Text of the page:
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Kitchen Safety: How To Stay Safe Among The Chaos

Kitchen safety should be one of your top priorities at home. Did you know that the kitchen is considered the most dangerous room in the house? Kitchen accidents that lead to emergency room visits include knife cuts, burns, poisoning and more. How can you be safe in your kitchen and prevent accidents from happening?

If you spend a lot of time in a kitchen, at a guess, you have scars from knife mishaps. When I was a pre-teen, I was banned from using the serrated knife due to an injury I caused myself! You might be burned in several places from handling roasting pans. Or, thanks to splashing fat, there are parts of you where hair will never grow again. It’s amazing so many people consider cooking to be a job for the gentle. Those of us who do it often know the kitchen can be akin to a war zone. If you want to emerge from it largely unscathed, it helps to know what to avoid. Here are some kitchen safety tips:

Cooking In A Saucepan? Stir Away From Your Body.

Yes, you tend to stir in a circle, so at some point you’re always coming back towards you. However, if using a slotted or serving spoon, or anything with a bowl shape on the end, position that bowl facing away. If your hand jerks – and it happens to us all – you don’t want to be scooping boiling water or hot sauce all over you!

Never Cook In Bare Feet

This kitchen safety tip may seem like a no-brainer, but trust me, people do this. If you have a day off, it’s always nice to get up late and have an indulgent breakfast like waffles with sausage and eggs. If you’ve ambled into the kitchen in your pajamas, chances are you’re not as awake nor as dextrous as you’d usually be. So if you accidentally jar a knife off the worktop, the time between it falling and landing is just long enough to wake up and realize KNIVES + FEET = BAD. By which time it may be too late.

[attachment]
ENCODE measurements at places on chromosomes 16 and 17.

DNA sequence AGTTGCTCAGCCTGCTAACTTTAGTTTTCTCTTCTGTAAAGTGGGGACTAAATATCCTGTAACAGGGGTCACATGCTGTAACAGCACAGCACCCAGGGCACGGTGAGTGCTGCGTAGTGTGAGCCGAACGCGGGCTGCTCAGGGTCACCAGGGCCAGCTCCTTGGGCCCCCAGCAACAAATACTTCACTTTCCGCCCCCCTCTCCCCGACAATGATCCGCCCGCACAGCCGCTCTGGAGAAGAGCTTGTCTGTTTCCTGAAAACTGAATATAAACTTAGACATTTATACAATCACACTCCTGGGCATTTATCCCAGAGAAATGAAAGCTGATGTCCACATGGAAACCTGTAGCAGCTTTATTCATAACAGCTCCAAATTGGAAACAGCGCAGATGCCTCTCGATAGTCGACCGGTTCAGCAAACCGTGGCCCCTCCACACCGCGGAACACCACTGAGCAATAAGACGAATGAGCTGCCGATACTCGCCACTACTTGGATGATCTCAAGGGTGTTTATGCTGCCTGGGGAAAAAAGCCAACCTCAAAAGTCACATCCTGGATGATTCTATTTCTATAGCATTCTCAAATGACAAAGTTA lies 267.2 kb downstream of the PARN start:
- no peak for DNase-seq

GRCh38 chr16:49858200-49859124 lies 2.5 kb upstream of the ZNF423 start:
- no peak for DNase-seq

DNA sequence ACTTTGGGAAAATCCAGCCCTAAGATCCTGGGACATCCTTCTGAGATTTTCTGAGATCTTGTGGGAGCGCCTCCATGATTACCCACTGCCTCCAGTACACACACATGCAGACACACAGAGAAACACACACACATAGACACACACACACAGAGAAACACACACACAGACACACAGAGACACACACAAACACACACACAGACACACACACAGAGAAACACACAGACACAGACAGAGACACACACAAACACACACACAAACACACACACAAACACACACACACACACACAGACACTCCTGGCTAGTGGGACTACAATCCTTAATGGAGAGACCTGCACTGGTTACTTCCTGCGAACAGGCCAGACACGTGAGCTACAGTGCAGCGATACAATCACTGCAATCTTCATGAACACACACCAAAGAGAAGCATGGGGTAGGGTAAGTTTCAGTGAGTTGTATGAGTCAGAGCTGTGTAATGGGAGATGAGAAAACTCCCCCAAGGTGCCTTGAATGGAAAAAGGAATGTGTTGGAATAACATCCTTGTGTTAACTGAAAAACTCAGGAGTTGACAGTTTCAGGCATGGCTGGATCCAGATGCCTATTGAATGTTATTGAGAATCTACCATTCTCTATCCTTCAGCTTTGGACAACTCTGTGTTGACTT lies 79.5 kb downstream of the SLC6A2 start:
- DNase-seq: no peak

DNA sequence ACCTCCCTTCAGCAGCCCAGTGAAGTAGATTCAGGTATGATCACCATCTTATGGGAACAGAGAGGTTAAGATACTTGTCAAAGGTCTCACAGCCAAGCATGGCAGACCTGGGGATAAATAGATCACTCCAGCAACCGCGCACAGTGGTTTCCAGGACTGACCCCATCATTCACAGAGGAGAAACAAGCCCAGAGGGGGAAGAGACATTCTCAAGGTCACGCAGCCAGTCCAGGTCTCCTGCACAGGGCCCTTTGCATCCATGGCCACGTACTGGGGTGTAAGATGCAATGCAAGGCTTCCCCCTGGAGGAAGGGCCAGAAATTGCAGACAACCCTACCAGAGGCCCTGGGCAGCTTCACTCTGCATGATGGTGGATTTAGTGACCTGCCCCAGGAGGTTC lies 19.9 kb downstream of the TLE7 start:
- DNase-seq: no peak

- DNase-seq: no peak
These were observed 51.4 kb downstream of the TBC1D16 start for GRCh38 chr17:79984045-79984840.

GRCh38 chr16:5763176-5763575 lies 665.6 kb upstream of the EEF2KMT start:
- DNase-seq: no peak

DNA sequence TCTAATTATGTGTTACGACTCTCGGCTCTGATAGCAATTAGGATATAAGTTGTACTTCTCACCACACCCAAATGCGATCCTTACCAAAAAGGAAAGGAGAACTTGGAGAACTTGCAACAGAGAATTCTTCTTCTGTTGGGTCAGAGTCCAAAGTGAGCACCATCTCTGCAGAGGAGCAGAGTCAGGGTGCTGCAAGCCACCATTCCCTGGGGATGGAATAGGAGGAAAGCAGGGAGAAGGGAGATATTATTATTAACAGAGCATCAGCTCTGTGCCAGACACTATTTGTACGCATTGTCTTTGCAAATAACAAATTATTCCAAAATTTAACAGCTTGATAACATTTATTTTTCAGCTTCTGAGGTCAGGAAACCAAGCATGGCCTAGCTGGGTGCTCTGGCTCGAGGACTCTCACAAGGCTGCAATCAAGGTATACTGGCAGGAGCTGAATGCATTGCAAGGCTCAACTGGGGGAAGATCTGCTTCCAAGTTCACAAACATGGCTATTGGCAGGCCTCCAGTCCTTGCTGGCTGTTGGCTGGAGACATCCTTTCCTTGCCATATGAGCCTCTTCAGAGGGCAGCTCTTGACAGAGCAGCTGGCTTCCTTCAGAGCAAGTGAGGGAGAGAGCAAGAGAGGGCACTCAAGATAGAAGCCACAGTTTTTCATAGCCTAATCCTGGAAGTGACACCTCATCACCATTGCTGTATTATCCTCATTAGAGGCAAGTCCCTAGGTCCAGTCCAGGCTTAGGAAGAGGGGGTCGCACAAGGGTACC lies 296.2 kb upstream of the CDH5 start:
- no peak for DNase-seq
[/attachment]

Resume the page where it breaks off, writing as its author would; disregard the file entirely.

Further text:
Kitchen Safety Technique: Learn How To Chop Onions

If you don’t have a gadget that chops onions easily for you (like me), here’s a safe technique: You start by chopping off the more stalk-like of the two ends, then place that end on the board and halve it vertically. From this point on, you can freestyle depending on the fineness of cut you want (finer for sauces, rough for a slaw) but always lay an onion flat side down. The Japanese steel of the best kitchen knives will carve through fish, onion, pepper and your hand very easily. Always make sure you’ve got a secure base to work on.

Remember: Pans Get Heavy

I’ve been painfully aware of this since my accident a year ago. It is only in the past few weeks that my left arm has been strong enough to start handling pots! Now, one of the coolest ways to serve an omelet is to slide it from pan to plate (espeically if you’re using a non-stick pan!). Little presentational flourishes like that can make you feel pretty good. That said, if you’re using a cast iron skillet, it might become less flourish and more floor-ish, as they have some serious heft (and aren’t that non-stick).

Yes, that sounds like a joke, but remember that a saucepan full of pasta or indeed anything made of cast iron is fine for cooking, but the longer you’re holding it the more likely you are to drop or spill – both of which can cause even bigger hazards if you slip on them. Set pans down on protective heat pads if you’re not immediately going to pour something from them.

I hope these tips will help keep you safe in the kitchen. If you have any other saftey tips, please share them below in a comment!

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About the author

Carma Spence has been experimenting in the kitchen since she was four years old and loves trying out new recipe ideas. She is the author of Bonkers for Bundt Cakes and Your Perfect Pie, as well as author and contributor to several more non-food-related books. With Carma's Cookery, she is taking her passion for empowering people and blending it with her passion for cooking, gift-giving and entertaining.

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